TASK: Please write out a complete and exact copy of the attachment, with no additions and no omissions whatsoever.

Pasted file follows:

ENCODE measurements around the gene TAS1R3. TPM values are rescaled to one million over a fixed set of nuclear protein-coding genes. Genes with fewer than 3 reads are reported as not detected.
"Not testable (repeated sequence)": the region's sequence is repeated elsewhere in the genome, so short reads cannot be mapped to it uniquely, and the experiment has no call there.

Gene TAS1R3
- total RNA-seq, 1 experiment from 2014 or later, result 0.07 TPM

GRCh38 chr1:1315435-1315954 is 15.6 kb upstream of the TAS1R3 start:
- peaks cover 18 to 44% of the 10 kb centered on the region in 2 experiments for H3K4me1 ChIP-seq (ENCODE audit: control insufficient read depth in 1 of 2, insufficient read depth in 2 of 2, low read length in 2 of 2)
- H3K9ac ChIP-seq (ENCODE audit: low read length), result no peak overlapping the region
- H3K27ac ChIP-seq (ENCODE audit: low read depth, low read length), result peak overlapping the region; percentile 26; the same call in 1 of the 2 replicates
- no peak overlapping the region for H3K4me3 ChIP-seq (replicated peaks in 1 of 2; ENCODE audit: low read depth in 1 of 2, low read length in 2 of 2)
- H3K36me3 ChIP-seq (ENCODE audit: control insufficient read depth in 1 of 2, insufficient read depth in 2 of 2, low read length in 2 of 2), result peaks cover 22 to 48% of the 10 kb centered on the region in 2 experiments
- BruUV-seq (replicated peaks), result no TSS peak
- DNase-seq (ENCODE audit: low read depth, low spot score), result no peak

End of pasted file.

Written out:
ENCODE measurements around the gene TAS1R3. TPM values are rescaled to one million over a fixed set of nuclear protein-coding genes. Genes with fewer than 3 reads are reported as not detected.
"Not testable (repeated sequence)": the region's sequence is repeated elsewhere in the genome, so short reads cannot be mapped to it uniquely, and the experiment has no call there.

Gene TAS1R3
- total RNA-seq, 1 experiment from 2014 or later, result 0.07 TPM

GRCh38 chr1:1315435-1315954 is 15.6 kb upstream of the TAS1R3 start:
- peaks cover 18 to 44% of the 10 kb centered on the region in 2 experiments for H3K4me1 ChIP-seq (ENCODE audit: control insufficient read depth in 1 of 2, insufficient read depth in 2 of 2, low read length in 2 of 2)
- H3K9ac ChIP-seq (ENCODE audit: low read length), result no peak overlapping the region
- H3K27ac ChIP-seq (ENCODE audit: low read depth, low read length), result peak overlapping the region; percentile 26; the same call in 1 of the 2 replicates
- no peak overlapping the region for H3K4me3 ChIP-seq (replicated peaks in 1 of 2; ENCODE audit: low read depth in 1 of 2, low read length in 2 of 2)
- H3K36me3 ChIP-seq (ENCODE audit: control insufficient read depth in 1 of 2, insufficient read depth in 2 of 2, low read length in 2 of 2), result peaks cover 22 to 48% of the 10 kb centered on the region in 2 experiments
- BruUV-seq (replicated peaks), result no TSS peak
- DNase-seq (ENCODE audit: low read depth, low spot score), result no peak